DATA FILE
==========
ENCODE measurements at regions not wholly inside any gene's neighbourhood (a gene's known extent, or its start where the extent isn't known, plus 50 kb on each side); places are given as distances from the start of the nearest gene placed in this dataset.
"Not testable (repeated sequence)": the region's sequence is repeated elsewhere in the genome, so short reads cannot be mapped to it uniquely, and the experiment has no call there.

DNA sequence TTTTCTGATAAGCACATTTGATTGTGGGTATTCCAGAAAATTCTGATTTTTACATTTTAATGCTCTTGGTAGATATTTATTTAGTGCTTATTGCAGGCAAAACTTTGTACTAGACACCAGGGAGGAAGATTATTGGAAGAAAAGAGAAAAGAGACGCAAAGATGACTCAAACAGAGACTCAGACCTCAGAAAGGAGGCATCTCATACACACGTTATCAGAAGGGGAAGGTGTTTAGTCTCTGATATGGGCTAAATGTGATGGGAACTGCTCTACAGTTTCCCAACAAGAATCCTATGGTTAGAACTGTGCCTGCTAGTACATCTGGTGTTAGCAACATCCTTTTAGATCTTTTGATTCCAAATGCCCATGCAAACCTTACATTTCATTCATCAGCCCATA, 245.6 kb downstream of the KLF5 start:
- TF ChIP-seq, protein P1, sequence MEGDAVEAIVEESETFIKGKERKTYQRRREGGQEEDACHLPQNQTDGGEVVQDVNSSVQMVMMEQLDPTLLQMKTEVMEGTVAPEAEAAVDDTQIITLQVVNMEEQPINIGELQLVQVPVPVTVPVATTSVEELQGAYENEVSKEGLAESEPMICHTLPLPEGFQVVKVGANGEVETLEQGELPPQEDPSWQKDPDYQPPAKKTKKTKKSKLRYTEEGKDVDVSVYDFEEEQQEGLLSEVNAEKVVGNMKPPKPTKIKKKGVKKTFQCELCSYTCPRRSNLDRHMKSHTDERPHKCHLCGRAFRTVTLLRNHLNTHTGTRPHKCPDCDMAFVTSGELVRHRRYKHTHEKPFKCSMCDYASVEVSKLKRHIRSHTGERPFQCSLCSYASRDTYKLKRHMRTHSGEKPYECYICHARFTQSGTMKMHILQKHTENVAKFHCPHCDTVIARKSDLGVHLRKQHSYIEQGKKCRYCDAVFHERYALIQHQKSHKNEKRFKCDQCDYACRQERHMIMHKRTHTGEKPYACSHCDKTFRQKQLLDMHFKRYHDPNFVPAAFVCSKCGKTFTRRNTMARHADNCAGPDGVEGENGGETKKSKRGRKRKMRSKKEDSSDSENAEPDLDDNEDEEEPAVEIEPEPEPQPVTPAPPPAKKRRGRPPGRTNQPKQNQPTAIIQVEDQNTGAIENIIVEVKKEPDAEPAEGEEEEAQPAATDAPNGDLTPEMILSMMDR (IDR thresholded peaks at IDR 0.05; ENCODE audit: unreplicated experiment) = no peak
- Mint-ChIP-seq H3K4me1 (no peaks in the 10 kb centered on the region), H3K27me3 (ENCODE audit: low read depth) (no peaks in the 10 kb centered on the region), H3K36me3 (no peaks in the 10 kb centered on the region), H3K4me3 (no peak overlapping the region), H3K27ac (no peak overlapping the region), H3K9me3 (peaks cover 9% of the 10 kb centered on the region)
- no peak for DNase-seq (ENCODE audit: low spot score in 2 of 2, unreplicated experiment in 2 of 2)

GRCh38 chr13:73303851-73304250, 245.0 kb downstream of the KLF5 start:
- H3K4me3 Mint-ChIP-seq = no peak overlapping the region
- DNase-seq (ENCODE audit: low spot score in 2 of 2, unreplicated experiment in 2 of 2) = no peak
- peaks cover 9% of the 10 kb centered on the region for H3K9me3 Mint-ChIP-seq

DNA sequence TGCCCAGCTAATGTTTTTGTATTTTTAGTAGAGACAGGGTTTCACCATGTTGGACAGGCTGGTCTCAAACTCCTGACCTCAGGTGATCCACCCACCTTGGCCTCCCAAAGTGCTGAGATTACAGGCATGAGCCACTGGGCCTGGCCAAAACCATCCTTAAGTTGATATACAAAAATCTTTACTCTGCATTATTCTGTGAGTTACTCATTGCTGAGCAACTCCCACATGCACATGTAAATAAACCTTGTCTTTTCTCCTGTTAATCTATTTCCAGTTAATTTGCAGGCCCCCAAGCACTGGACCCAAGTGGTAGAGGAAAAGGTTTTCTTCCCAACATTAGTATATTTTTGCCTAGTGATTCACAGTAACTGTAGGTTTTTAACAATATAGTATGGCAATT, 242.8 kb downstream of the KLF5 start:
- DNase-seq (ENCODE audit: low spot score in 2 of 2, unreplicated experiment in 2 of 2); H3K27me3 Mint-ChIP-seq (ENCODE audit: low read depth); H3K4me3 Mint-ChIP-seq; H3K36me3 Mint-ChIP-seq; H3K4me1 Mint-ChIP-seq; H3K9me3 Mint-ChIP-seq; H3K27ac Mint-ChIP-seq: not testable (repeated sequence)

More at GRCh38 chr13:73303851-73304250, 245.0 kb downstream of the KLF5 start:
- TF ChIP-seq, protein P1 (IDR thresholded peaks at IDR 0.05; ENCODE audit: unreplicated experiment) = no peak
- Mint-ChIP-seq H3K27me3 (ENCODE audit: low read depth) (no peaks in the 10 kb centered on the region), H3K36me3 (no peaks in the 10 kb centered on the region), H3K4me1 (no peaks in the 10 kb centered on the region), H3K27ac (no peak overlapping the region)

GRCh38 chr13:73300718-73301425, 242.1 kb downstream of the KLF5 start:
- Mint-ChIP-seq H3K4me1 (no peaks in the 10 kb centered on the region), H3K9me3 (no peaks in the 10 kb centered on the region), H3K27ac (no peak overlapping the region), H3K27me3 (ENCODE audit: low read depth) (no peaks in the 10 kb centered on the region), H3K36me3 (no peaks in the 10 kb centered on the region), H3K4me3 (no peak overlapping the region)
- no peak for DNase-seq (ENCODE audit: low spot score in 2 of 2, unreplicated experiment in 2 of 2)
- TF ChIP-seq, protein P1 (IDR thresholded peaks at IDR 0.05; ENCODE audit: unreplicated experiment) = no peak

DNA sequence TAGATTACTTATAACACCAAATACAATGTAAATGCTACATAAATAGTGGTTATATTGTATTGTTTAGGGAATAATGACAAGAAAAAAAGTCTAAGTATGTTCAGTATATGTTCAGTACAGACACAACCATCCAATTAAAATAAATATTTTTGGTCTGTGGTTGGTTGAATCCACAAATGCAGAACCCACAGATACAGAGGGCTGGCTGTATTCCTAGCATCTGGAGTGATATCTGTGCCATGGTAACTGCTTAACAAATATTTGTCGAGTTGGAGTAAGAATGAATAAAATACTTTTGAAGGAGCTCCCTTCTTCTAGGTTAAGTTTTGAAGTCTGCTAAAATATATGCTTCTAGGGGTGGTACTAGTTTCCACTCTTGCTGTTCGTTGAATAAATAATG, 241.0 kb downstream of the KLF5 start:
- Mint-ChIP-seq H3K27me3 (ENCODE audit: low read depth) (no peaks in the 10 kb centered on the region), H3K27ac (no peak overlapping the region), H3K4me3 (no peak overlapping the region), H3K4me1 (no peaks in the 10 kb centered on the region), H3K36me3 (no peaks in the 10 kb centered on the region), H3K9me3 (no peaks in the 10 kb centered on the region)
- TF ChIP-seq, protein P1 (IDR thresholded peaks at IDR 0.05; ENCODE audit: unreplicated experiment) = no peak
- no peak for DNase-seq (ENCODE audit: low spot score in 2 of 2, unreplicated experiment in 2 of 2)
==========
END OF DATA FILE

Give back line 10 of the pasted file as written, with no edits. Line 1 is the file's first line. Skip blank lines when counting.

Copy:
- peaks cover 9% of the 10 kb centered on the region for H3K9me3 Mint-ChIP-seq